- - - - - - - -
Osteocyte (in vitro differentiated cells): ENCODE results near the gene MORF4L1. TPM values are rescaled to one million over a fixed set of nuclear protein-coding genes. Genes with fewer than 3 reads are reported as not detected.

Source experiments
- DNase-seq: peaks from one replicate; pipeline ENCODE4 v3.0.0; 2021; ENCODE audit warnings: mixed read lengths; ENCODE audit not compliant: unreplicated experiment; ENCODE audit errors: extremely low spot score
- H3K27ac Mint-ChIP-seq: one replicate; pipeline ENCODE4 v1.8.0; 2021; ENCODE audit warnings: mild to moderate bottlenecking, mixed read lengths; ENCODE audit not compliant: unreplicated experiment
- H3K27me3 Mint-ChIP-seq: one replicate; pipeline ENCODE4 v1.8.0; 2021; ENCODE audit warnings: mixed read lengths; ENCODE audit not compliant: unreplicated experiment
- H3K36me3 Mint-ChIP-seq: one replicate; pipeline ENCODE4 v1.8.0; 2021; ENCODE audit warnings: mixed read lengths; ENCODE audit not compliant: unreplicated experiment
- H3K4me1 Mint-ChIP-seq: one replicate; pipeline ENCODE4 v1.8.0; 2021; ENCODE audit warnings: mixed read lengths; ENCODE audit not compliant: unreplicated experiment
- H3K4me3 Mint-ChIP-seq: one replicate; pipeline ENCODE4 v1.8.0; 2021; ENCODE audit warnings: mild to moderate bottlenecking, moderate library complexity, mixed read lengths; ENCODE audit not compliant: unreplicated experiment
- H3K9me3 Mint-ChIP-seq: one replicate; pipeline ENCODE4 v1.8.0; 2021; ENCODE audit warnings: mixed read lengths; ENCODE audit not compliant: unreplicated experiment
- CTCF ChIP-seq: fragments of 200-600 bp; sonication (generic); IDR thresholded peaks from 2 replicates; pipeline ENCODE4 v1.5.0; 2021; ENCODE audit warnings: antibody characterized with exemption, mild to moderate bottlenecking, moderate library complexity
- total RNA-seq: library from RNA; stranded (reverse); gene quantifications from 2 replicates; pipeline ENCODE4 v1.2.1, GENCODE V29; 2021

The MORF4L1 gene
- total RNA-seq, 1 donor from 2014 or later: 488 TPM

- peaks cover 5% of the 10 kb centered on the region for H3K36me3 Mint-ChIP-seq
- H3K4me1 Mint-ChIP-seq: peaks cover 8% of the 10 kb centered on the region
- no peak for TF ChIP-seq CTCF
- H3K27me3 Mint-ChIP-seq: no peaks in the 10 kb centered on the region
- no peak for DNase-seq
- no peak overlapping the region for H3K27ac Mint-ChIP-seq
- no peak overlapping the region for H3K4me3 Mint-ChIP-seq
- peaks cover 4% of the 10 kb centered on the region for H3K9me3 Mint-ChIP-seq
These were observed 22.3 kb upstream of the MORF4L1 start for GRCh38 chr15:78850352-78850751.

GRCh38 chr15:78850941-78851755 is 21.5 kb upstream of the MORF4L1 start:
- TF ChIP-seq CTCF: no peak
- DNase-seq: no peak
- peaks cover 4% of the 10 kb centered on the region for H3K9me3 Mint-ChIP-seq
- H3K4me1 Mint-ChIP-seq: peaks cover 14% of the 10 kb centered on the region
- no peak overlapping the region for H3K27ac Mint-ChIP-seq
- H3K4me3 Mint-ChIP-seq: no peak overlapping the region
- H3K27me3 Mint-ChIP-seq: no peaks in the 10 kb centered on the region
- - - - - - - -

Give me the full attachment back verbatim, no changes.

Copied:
Osteocyte (in vitro differentiated cells): ENCODE results near the gene MORF4L1. TPM values are rescaled to one million over a fixed set of nuclear protein-coding genes. Genes with fewer than 3 reads are reported as not detected.

Source experiments
- DNase-seq: peaks from one replicate; pipeline ENCODE4 v3.0.0; 2021; ENCODE audit warnings: mixed read lengths; ENCODE audit not compliant: unreplicated experiment; ENCODE audit errors: extremely low spot score
- H3K27ac Mint-ChIP-seq: one replicate; pipeline ENCODE4 v1.8.0; 2021; ENCODE audit warnings: mild to moderate bottlenecking, mixed read lengths; ENCODE audit not compliant: unreplicated experiment
- H3K27me3 Mint-ChIP-seq: one replicate; pipeline ENCODE4 v1.8.0; 2021; ENCODE audit warnings: mixed read lengths; ENCODE audit not compliant: unreplicated experiment
- H3K36me3 Mint-ChIP-seq: one replicate; pipeline ENCODE4 v1.8.0; 2021; ENCODE audit warnings: mixed read lengths; ENCODE audit not compliant: unreplicated experiment
- H3K4me1 Mint-ChIP-seq: one replicate; pipeline ENCODE4 v1.8.0; 2021; ENCODE audit warnings: mixed read lengths; ENCODE audit not compliant: unreplicated experiment
- H3K4me3 Mint-ChIP-seq: one replicate; pipeline ENCODE4 v1.8.0; 2021; ENCODE audit warnings: mild to moderate bottlenecking, moderate library complexity, mixed read lengths; ENCODE audit not compliant: unreplicated experiment
- H3K9me3 Mint-ChIP-seq: one replicate; pipeline ENCODE4 v1.8.0; 2021; ENCODE audit warnings: mixed read lengths; ENCODE audit not compliant: unreplicated experiment
- CTCF ChIP-seq: fragments of 200-600 bp; sonication (generic); IDR thresholded peaks from 2 replicates; pipeline ENCODE4 v1.5.0; 2021; ENCODE audit warnings: antibody characterized with exemption, mild to moderate bottlenecking, moderate library complexity
- total RNA-seq: library from RNA; stranded (reverse); gene quantifications from 2 replicates; pipeline ENCODE4 v1.2.1, GENCODE V29; 2021

The MORF4L1 gene
- total RNA-seq, 1 donor from 2014 or later: 488 TPM

- peaks cover 5% of the 10 kb centered on the region for H3K36me3 Mint-ChIP-seq
- H3K4me1 Mint-ChIP-seq: peaks cover 8% of the 10 kb centered on the region
- no peak for TF ChIP-seq CTCF
- H3K27me3 Mint-ChIP-seq: no peaks in the 10 kb centered on the region
- no peak for DNase-seq
- no peak overlapping the region for H3K27ac Mint-ChIP-seq
- no peak overlapping the region for H3K4me3 Mint-ChIP-seq
- peaks cover 4% of the 10 kb centered on the region for H3K9me3 Mint-ChIP-seq
These were observed 22.3 kb upstream of the MORF4L1 start for GRCh38 chr15:78850352-78850751.

GRCh38 chr15:78850941-78851755 is 21.5 kb upstream of the MORF4L1 start:
- TF ChIP-seq CTCF: no peak
- DNase-seq: no peak
- peaks cover 4% of the 10 kb centered on the region for H3K9me3 Mint-ChIP-seq
- H3K4me1 Mint-ChIP-seq: peaks cover 14% of the 10 kb centered on the region
- no peak overlapping the region for H3K27ac Mint-ChIP-seq
- H3K4me3 Mint-ChIP-seq: no peak overlapping the region
- H3K27me3 Mint-ChIP-seq: no peaks in the 10 kb centered on the region